The role of Tita’s mother will be portrayed by Hayward’s friend and fellow principal dancer, Lauren Cuthbertson, who is returning to the stage from taking maternity leave with her first child, Peggy. "She’s said I can come and hang out in the garden if I need to research how my character holds her baby niece," says Hayward with a smile. Motherhood, however, still feels a little way off. "It’s definitely a big consideration for a dancer, as it requires a lot of time out. I have a huge amount of admiration for the women who do have babies and still come back for class and are so focused. I haven’t got plans yet, either way," she says.
Though the lack of diversity in ballet is one of the most-discussed issues in her industry, Hayward stresses that she hasn’t personally experienced any racism in her professional career. She has, however, spoken out against the insidious prejudice she has previously encountered outside of the workplace ("I’m asked all the time, 'Where are you from?' I say, 'London' and they say, 'No, where are you really from?' These things hit deep") and she is keen to use her profile to help raise awareness that dance should be an option open to all. So, does she feel a responsibility to other young dancers of colour? "I don’t think of myself as a role model," she says. "I have a set of principles that my grandparents taught me, and I would certainly call out any prejudice if I ever saw it, as would all my colleagues. What I’ve realised is that it’s about representation. I’d like to bring ballet to cultures that wouldn’t think to take their children to a ballet class. When I receive letters from children, or from their parents, saying that I have inspired them, then I feel enormously grateful for that."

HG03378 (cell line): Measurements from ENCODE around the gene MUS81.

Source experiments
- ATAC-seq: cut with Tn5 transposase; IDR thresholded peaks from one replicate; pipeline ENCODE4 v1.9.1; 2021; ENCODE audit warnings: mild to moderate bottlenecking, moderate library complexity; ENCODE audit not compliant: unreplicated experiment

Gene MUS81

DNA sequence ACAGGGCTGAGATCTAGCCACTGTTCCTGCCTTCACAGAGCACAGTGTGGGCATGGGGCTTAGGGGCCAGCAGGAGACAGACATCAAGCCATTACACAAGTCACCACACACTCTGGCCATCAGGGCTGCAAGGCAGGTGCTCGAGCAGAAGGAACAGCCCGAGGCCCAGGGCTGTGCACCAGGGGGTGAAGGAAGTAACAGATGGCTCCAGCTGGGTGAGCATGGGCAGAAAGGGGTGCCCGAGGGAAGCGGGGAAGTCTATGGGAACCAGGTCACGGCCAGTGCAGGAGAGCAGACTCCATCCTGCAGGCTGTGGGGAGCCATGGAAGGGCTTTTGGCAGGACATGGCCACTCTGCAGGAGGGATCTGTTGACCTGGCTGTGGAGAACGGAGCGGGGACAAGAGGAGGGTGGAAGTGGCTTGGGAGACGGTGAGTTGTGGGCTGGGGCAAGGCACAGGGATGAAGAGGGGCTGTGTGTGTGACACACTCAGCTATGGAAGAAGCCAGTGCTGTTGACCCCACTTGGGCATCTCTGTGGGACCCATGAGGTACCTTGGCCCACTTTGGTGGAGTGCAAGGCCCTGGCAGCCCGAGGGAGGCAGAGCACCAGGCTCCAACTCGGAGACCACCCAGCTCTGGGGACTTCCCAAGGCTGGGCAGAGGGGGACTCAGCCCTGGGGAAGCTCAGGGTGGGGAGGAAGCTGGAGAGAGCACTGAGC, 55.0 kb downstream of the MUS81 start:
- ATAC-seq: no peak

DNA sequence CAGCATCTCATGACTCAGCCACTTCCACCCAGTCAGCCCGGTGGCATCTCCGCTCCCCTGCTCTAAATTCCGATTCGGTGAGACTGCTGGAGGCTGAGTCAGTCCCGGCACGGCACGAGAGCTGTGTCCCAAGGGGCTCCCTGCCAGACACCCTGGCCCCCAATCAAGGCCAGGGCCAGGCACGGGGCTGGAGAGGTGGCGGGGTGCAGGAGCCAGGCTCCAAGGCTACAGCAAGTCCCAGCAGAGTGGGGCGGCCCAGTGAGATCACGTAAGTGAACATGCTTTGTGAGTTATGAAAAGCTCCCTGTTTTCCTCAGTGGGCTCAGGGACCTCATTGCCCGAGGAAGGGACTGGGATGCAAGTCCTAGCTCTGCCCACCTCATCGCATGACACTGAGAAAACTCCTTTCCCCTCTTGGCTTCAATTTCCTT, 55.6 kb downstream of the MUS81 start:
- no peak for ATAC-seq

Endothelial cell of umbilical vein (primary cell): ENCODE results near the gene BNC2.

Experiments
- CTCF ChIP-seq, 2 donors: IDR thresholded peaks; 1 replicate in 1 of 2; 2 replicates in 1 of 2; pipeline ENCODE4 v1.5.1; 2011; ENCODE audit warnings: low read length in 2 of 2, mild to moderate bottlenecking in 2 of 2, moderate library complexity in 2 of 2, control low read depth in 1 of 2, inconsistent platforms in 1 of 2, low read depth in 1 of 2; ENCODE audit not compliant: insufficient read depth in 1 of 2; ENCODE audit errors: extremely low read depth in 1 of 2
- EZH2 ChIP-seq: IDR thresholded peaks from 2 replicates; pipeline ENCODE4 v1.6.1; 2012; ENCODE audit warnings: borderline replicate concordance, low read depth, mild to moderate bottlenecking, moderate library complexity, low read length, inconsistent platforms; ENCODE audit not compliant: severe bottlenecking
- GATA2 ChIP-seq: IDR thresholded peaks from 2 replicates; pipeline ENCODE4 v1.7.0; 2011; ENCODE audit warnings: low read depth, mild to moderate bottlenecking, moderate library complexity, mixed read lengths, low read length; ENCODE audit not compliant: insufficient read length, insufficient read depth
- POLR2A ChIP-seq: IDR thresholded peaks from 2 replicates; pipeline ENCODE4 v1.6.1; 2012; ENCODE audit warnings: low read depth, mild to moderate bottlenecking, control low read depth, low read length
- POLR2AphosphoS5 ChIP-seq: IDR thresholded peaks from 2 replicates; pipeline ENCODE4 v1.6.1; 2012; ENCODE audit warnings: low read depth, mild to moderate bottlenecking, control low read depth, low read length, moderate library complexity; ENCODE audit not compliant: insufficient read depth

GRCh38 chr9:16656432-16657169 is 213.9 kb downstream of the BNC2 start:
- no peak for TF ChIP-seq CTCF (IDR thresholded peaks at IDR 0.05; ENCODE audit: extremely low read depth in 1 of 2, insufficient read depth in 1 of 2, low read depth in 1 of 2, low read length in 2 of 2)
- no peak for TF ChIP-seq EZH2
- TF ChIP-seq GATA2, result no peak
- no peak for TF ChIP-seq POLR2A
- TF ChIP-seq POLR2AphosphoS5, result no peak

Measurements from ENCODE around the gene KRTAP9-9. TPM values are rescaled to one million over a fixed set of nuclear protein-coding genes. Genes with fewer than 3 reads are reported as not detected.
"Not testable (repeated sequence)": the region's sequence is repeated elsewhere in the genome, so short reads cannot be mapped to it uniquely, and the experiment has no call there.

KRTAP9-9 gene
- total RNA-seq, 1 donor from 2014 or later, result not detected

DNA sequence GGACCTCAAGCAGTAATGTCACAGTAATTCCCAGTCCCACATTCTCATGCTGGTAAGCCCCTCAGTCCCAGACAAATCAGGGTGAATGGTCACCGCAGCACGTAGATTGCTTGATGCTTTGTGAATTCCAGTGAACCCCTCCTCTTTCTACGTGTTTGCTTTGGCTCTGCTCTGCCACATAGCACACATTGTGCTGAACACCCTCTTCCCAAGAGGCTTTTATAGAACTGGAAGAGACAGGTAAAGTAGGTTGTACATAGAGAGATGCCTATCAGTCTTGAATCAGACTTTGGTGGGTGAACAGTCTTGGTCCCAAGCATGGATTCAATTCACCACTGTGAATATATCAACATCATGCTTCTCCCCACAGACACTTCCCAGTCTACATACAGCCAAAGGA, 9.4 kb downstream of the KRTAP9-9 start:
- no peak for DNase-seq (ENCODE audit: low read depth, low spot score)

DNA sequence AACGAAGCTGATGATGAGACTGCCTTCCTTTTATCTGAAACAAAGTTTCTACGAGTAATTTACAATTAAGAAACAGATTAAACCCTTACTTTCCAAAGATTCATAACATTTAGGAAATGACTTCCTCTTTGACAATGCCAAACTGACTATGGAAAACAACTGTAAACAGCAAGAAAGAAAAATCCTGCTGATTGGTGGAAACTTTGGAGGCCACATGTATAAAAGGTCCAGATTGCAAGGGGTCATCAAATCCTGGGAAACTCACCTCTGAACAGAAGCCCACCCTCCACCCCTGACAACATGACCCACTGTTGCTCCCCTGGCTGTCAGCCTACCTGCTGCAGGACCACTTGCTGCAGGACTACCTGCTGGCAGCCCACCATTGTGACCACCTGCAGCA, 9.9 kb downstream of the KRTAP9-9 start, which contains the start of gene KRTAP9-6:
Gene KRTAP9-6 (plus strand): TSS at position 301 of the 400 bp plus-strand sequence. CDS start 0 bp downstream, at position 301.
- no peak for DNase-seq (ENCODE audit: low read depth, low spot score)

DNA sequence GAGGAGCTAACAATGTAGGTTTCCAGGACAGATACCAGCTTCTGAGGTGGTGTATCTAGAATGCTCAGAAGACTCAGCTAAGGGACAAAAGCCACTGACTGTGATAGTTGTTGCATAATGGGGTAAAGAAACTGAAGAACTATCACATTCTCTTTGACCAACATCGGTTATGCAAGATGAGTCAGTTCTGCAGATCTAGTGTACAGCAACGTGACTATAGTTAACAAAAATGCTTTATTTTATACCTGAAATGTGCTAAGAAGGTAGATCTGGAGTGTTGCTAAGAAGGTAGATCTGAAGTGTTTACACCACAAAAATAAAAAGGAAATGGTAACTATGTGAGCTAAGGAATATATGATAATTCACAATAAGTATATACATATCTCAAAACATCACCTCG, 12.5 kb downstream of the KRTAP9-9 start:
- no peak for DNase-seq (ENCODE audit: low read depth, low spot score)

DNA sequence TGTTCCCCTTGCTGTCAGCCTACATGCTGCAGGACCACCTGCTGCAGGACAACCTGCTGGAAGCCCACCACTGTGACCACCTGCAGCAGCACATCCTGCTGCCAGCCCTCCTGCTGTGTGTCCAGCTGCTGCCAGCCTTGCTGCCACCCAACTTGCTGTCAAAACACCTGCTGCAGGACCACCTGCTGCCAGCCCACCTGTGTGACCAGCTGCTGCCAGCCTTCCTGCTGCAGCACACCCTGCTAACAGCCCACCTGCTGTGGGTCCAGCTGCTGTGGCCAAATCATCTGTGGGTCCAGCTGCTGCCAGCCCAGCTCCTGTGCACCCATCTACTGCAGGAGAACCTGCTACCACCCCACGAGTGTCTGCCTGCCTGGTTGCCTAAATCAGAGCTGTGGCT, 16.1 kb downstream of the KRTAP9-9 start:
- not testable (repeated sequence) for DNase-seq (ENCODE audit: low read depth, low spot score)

As for future plans, Hayward would love to direct her own ballet company, or pursue a career in fashion. "I can see myself doing something visual and creative, and it would be wonderful to develop a new set of skills. But nowadays, thankfully, ballerinas are able to retire much later. I’m not going to limit myself to another five or 10 years... I don’t want to retire with any regrets and not having given ballet my all."
Having chatted for several hours and with the cold starting to defeat us, we begin our stroll back towards the Opera House, where Hayward is returning before heading home for an evening of "Netflix and Deliveroo" with Corrales. Before we part, I ask her if she feels nervous about stepping back into the spotlight. "I always worry before a show. But I’ve learnt to push those nerves aside once I’m on stage," she replies. "The mark of a great dancer is being skilled enough to make what you’re doing look effortless. You have to sweep the audience away with you, so that they no longer care if fairies are real or not. They are just held there in the moment with you. You create a kind of magic together." I, for one, look forward to being under Hayward’s spell for as long as possible.
Francesca Hayward stars in the June issue of Harper's Bazaar, available on newsstands from 5 May.